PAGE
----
The ESDC (Arviset (2015)) (ESAC Science Data Centre), located at ESAC, is responsible for the design and implementation of ESA’s space science missions (astronomy, planetary science and heliophysics) archives. This group is also responsible for the long-term preservation of the data. In particular, ESDC is responsible of the implementation
and maintenance of the ESA Gaia archive.
This archive has designed to allow an easy access and exploitation of the Gaia products
and, also, as a central repository to enable the validation of the catalogue before the public release and, also, for distribution of the Gaia products to other data centres.
Due to the size and complexity of the Gaia products, the ESA Gaia archive has been designed following the approach ”bring code to the data”. For the Gaia DR1 and Gaia DR2, which the main
product is a catalogue, the approach followed has been the extension of the IVOA protocol TAP (Tabular Access Protocol). TAP provides a remote database invocation using a language similar to SQL called ADQL. ADQL, another standard from the IVOA, is a subset of SQL that incorporates some geometrical functions (like CIRCLE, DISTANCE, OVERLAPS, CONTAINS, etc.) that simplify the typical queries done by scientists when they explore big catalogues.
However, standard TAP does not provide clear rules on how to handle proprietary data, how to share data or user tables, what are requirements for the Gaia archive, and this is why ESDC developed the concept of TAP+, a backwards compatible extension of TAP that fulfils the needs of the Gaia mission.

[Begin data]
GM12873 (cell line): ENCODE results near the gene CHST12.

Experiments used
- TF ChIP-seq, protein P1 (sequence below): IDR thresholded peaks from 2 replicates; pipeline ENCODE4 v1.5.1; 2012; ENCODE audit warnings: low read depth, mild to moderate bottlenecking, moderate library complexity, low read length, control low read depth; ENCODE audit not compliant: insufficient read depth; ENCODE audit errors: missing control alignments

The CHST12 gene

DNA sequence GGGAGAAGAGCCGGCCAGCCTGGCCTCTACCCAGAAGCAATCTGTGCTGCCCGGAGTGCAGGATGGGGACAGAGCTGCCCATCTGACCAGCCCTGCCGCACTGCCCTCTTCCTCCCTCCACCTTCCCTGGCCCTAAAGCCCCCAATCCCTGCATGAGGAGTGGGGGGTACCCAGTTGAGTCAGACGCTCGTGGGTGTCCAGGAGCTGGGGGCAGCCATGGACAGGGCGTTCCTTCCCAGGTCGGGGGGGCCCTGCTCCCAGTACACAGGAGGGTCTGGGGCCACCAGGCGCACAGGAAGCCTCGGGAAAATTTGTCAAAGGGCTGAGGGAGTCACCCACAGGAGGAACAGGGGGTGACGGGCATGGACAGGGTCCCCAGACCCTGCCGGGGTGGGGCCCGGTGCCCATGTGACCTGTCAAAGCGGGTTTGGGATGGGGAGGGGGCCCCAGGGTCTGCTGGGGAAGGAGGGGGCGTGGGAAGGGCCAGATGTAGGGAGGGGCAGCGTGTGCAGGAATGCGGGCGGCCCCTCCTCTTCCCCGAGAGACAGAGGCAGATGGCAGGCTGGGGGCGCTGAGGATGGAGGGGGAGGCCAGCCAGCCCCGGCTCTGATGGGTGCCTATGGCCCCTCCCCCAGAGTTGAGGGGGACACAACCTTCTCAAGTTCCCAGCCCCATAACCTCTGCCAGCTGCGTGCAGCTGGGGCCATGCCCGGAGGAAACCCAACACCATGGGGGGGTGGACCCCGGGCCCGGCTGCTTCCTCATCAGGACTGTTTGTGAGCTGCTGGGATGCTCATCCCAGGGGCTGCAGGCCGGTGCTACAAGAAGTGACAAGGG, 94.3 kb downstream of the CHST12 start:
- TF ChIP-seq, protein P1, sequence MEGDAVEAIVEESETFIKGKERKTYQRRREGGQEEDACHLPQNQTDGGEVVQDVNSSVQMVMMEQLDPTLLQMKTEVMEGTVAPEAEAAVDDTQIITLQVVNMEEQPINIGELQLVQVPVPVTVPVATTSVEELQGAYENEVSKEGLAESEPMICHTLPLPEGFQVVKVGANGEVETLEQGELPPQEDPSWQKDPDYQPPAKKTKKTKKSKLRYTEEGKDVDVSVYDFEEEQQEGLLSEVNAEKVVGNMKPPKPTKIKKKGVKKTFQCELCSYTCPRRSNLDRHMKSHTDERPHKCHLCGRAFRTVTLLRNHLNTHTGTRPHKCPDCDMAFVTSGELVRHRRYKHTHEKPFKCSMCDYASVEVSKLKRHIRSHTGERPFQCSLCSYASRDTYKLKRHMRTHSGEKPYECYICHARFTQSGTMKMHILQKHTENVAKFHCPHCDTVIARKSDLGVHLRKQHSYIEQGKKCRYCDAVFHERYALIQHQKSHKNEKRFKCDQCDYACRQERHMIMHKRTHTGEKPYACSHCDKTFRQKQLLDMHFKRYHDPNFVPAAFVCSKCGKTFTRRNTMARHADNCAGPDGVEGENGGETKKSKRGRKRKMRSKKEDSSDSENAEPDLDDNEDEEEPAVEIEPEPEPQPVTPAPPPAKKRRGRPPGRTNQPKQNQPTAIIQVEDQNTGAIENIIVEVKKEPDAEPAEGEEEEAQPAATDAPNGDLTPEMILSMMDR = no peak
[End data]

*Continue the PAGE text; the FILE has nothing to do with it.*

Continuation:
TAP+ is an extension of the standard IVOA TAP that, in some ways, has the popular service CasJobs, from MAST/STScI,
as a precursor. Similar to this service, two different execution queues (synchronous and asynchronous) are defined,
users have their own database schemas with persistent areas and there are quotes and maximum execution times for the
The main differences are that TAP+ maintains compatibility with standard IVOA protocols,
it has been defined using REST protocols (instead of SOAP) and it also uses standard query languages (like ADQL).
As a result, the Gaia Archive can be queried by most of the VO-compatible applications and users can interact with
the archive in a more standard way.
More information on the Gaia archive and TAP+, can be found at (Salgado et al. (2017))